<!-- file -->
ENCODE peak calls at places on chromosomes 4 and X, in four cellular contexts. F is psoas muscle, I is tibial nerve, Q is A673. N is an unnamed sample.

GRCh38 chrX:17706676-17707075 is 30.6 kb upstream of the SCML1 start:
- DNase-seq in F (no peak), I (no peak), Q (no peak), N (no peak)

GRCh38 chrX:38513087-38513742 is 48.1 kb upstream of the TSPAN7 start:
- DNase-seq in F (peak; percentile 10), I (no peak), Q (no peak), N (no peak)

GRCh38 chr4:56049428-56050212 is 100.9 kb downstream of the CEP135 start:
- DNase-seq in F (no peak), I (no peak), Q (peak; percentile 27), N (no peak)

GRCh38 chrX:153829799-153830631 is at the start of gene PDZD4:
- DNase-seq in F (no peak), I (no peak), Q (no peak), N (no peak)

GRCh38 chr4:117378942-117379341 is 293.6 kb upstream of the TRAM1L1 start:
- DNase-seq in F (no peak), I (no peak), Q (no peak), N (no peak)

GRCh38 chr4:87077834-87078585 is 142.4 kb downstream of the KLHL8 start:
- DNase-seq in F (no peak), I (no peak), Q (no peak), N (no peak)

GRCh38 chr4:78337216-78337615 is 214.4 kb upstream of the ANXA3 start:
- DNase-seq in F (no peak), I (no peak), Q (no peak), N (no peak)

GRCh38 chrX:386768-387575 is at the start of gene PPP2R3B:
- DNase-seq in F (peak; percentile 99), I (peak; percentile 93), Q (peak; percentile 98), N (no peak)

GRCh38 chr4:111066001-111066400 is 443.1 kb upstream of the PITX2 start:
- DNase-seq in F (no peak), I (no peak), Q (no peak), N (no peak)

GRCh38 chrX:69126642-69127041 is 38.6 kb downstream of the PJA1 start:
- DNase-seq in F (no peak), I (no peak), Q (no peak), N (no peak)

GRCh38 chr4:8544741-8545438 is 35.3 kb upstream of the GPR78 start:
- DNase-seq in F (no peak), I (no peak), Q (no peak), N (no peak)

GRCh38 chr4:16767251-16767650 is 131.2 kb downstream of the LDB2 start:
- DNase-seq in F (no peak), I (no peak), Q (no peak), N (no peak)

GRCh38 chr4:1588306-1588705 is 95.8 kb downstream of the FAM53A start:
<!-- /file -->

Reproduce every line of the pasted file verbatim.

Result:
ENCODE peak calls at places on chromosomes 4 and X, in four cellular contexts. F is psoas muscle, I is tibial nerve, Q is A673. N is an unnamed sample.

GRCh38 chrX:17706676-17707075 is 30.6 kb upstream of the SCML1 start:
- DNase-seq in F (no peak), I (no peak), Q (no peak), N (no peak)

GRCh38 chrX:38513087-38513742 is 48.1 kb upstream of the TSPAN7 start:
- DNase-seq in F (peak; percentile 10), I (no peak), Q (no peak), N (no peak)

GRCh38 chr4:56049428-56050212 is 100.9 kb downstream of the CEP135 start:
- DNase-seq in F (no peak), I (no peak), Q (peak; percentile 27), N (no peak)

GRCh38 chrX:153829799-153830631 is at the start of gene PDZD4:
- DNase-seq in F (no peak), I (no peak), Q (no peak), N (no peak)

GRCh38 chr4:117378942-117379341 is 293.6 kb upstream of the TRAM1L1 start:
- DNase-seq in F (no peak), I (no peak), Q (no peak), N (no peak)

GRCh38 chr4:87077834-87078585 is 142.4 kb downstream of the KLHL8 start:
- DNase-seq in F (no peak), I (no peak), Q (no peak), N (no peak)

GRCh38 chr4:78337216-78337615 is 214.4 kb upstream of the ANXA3 start:
- DNase-seq in F (no peak), I (no peak), Q (no peak), N (no peak)

GRCh38 chrX:386768-387575 is at the start of gene PPP2R3B:
- DNase-seq in F (peak; percentile 99), I (peak; percentile 93), Q (peak; percentile 98), N (no peak)

GRCh38 chr4:111066001-111066400 is 443.1 kb upstream of the PITX2 start:
- DNase-seq in F (no peak), I (no peak), Q (no peak), N (no peak)

GRCh38 chrX:69126642-69127041 is 38.6 kb downstream of the PJA1 start:
- DNase-seq in F (no peak), I (no peak), Q (no peak), N (no peak)

GRCh38 chr4:8544741-8545438 is 35.3 kb upstream of the GPR78 start:
- DNase-seq in F (no peak), I (no peak), Q (no peak), N (no peak)

GRCh38 chr4:16767251-16767650 is 131.2 kb downstream of the LDB2 start:
- DNase-seq in F (no peak), I (no peak), Q (no peak), N (no peak)

GRCh38 chr4:1588306-1588705 is 95.8 kb downstream of the FAM53A start: